Economists believe that children without healthy share portfolios, savings or any real job prospects will be financially fraught as economies brace for a depression relapse.

Jim Stanford

Jim Stanford, economist and director of the Centre for Future Work, based at the Australia Institute, retweeted an article shared by Alison Pennington, a senior economist at the Centre  for Future Work, at the Australia Institute, on the pandemic era financing by central banks during the early days of the virus crisis to exacerbate the intergenerational wealth divide.

Pennington believes that the pandemic financing has forced cash-loaded households to throw away their savings either in real estate or share accounts, especially in their children’s names. Consequently, as richer households prepare to secure the lives of their kids, about 1.7 million people depending on disaster payments and others facing pay cuts and job losses, are expected to be worse off than before the pandemic.

The pandemic era is therefore likely to increase the levels of inequalities between households, where everyone will not have the cash to throw away on investments. Additionally, the Fed’s austerity and a crashing labour market has caused youth unemployment rates to more than double the adult average.

Stephany Griffith-Jones

Stephany Griffith-Jones, financial markets director at the Initiative for Policy Dialogue at Columbia University, and former professorial fellow at the Institute of Development Studies, shared an article on Labour calling for a back-up plan to tackle the Covid-19 crisis in England in the form of compulsory wearing of masks and reinstating work from home measures.

Rachel Reeves, serving as Shadow Chancellor of the Exchequer, believes that the Covid-19 vaccine programme has also been stalled for too long, and needs to be improved for wider distribution and administration. Rishi Sunak, the Chancellor of the Exchequer, however, suggested that the data did not suggest moving immediately to the government’s back-up plan to tackle the pandemic.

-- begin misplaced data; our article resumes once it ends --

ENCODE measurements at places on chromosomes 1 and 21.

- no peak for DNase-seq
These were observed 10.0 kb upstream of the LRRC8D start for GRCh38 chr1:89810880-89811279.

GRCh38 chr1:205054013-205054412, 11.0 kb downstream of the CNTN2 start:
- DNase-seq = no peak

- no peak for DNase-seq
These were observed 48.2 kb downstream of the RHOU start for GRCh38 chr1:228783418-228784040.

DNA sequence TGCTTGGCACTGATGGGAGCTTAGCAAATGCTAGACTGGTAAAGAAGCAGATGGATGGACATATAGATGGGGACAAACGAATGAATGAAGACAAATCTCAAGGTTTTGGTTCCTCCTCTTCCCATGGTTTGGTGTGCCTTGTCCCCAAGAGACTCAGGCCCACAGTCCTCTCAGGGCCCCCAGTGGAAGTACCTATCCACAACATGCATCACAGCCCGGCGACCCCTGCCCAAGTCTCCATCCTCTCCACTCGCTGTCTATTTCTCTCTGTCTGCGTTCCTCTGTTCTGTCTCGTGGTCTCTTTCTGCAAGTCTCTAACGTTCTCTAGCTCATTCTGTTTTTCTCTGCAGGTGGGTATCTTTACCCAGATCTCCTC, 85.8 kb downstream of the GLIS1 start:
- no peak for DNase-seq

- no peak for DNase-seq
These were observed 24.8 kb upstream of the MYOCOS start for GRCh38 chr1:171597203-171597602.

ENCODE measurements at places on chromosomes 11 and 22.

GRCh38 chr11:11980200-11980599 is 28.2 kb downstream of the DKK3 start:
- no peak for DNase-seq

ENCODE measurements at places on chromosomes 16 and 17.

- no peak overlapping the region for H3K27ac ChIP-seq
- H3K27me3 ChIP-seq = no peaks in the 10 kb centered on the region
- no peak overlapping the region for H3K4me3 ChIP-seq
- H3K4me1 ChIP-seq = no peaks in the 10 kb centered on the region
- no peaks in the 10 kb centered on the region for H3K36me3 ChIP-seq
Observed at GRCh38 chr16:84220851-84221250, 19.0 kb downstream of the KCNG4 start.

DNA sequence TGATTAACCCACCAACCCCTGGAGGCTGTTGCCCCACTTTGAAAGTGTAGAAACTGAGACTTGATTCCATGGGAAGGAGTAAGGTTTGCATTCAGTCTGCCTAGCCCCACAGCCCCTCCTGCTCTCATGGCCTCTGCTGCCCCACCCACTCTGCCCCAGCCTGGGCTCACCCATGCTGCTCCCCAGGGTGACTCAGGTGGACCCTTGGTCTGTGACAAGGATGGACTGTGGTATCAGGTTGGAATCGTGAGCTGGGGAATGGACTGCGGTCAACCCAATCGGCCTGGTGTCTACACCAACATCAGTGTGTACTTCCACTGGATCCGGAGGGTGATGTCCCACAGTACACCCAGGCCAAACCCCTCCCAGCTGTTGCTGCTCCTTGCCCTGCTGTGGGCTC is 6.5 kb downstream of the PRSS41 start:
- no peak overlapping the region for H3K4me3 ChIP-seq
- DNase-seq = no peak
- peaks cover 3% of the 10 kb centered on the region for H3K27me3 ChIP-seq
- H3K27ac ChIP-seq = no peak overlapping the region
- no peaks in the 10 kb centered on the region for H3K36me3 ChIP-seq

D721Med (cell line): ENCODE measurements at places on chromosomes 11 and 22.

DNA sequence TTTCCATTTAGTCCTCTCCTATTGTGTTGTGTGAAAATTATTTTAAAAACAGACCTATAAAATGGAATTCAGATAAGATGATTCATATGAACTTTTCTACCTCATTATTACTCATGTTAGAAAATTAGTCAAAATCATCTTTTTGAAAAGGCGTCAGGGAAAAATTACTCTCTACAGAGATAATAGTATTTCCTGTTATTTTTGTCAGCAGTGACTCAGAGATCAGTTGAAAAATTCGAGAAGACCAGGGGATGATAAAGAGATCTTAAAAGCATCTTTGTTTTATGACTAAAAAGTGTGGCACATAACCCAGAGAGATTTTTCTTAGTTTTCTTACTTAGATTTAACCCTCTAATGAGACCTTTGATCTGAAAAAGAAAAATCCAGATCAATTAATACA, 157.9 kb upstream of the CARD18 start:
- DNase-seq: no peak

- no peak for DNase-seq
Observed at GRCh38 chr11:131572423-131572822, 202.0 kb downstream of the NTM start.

The measures aim to protect the National Health Service (NHS) from being overwhelmed by the pandemic, including mandatory Covid-19 passports. While the currently in place Plan A focuses on booster jabs for the vulnerable groups, a single dose for healthy children aged between 12 and 15 years, and encouraging vaccinations, Ms Reeves believes that the government should ensure that Plan A is working effectively, along with introducing parts of the plan B to reduce infection transmission rates in England.

Diane Coyle

Diane Coyle, economist and Bennett professor of public policy at the University of Cambridge and a former advisor to the UK Treasury, retweeted an article shared by Daniel Gusev, managing partner at Gauss Ventures, on how the Covid-19 pandemic has accelerated the shift to data and faster analysis.

Amazon and Netflix, for instance, are relying on instant data to monitor deliveries as well as understand users’ over-the-top (OTT) viewing trends. As a result, the Covid-19 pandemic has forced governments to adopt digital measures such as tracking cards transactions and restaurant bookings. Although in their nascent stages, these technologies such as sensors and other digital devices have helped policymakers view the economy better and improve it.

Reports suggest that real-time payments have increased by 41% during the Covid-19 pandemic in 2020, while more devices and machines were fitted with sensors to identify supply chain bottlenecks and other problems. Additionally, the pervasiveness of GovCoin, or cryptocurrencies issued and controlled by central banks, currently in its final stages of piloting by China and being considered by 50 other countries, is expected to provide a treasure-trove of information and real-time data to understand how the economy functions.